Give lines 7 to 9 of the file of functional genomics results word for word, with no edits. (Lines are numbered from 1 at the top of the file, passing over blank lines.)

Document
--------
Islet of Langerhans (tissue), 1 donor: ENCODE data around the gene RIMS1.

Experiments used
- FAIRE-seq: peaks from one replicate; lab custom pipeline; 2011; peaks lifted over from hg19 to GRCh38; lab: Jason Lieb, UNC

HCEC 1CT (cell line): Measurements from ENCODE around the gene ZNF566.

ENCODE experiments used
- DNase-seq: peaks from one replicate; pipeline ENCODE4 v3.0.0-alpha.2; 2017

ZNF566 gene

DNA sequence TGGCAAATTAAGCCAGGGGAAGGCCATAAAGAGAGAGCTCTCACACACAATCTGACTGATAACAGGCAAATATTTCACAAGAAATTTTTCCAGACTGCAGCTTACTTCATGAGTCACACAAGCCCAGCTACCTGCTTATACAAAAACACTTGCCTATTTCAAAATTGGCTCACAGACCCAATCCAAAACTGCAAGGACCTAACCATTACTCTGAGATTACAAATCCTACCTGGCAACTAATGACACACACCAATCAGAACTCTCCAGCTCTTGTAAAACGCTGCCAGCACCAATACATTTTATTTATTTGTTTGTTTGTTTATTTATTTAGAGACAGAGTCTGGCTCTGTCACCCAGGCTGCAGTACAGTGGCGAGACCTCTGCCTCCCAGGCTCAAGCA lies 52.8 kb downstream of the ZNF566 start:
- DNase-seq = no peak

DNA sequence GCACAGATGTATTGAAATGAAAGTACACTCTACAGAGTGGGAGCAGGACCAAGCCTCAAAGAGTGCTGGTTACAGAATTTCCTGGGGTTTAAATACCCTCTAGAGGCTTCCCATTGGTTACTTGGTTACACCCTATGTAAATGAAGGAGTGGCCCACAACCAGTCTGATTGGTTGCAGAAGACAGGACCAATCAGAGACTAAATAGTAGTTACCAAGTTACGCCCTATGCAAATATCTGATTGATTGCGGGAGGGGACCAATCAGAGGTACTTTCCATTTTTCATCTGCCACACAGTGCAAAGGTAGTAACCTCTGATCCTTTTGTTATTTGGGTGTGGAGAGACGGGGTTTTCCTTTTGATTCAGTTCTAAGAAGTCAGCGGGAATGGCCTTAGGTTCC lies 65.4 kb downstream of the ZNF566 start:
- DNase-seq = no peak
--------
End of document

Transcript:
ZNF566 gene

DNA sequence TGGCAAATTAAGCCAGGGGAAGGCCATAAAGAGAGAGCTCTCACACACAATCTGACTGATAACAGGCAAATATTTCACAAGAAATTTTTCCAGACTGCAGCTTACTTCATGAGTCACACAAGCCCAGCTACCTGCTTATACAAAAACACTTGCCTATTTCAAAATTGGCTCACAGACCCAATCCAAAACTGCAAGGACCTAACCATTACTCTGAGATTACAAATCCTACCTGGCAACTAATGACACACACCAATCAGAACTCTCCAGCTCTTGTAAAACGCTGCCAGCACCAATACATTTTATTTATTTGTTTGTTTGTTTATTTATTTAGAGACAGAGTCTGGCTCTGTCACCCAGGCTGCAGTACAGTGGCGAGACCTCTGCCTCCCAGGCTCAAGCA lies 52.8 kb downstream of the ZNF566 start:
- DNase-seq = no peak